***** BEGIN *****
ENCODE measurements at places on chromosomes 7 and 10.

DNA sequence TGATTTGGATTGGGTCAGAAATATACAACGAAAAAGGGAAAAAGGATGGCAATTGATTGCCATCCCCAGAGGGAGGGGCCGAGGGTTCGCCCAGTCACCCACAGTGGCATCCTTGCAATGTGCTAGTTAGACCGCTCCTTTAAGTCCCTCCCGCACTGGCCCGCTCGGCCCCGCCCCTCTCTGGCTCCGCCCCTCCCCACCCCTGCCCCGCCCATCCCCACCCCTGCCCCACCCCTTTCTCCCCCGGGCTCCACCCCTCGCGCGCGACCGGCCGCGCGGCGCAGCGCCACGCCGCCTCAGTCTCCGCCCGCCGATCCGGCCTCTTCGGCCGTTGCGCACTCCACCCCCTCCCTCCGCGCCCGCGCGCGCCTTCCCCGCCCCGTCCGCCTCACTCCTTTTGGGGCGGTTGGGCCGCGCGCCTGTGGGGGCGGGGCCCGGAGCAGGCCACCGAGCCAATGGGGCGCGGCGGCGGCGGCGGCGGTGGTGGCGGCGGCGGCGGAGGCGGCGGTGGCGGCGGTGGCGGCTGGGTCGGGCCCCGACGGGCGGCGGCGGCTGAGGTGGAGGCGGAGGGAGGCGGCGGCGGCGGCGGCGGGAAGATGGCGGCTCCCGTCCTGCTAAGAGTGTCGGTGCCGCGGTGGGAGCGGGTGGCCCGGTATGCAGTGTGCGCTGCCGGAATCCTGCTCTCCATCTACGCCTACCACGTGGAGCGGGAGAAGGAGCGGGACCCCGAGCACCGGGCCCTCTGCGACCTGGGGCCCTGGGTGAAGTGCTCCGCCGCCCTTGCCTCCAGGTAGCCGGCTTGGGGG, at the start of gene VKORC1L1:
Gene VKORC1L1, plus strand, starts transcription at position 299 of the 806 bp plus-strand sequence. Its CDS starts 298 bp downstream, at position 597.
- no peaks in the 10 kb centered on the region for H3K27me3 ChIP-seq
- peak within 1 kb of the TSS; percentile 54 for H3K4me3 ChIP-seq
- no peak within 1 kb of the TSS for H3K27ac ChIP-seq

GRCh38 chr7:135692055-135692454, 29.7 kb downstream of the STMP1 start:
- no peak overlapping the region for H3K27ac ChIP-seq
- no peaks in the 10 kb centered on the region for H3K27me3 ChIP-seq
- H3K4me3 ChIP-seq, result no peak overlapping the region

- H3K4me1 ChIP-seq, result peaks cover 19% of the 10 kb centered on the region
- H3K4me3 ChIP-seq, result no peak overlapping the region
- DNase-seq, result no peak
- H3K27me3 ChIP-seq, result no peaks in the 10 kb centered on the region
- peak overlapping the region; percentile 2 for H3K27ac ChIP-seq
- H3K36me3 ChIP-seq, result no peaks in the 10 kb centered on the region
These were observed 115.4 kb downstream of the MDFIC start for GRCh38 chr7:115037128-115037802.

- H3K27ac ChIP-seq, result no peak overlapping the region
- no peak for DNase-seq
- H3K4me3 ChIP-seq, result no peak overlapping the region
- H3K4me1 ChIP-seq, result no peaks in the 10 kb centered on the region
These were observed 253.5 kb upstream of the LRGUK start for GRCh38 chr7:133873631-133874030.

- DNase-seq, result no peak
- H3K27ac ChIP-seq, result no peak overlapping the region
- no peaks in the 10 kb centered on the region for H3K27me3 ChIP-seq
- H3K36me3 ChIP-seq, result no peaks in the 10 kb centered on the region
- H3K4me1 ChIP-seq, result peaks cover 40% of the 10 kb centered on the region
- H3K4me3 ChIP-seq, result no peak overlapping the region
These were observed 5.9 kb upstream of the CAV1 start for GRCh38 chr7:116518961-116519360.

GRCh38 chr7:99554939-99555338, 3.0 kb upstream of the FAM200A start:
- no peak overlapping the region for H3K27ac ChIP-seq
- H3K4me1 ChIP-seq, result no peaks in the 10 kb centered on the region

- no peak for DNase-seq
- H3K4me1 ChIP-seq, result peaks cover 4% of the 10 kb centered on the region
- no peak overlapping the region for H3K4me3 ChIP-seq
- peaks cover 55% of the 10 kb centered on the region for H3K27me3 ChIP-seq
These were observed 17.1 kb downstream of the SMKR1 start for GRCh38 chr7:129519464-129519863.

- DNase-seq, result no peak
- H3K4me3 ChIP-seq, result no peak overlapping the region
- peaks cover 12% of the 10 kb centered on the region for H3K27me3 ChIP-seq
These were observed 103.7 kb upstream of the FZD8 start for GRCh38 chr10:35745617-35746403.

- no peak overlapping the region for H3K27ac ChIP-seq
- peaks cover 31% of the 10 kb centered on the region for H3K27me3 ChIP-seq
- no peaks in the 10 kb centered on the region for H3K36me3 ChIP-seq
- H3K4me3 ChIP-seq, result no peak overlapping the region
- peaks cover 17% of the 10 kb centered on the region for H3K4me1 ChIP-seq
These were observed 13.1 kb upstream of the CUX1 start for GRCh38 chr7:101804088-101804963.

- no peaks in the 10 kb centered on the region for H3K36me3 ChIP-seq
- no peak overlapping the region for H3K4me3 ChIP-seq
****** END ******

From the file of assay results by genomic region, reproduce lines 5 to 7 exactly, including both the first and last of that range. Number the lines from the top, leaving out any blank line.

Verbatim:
- peak within 1 kb of the TSS; percentile 54 for H3K4me3 ChIP-seq
- no peak within 1 kb of the TSS for H3K27ac ChIP-seq

GRCh38 chr7:135692055-135692454, 29.7 kb downstream of the STMP1 start: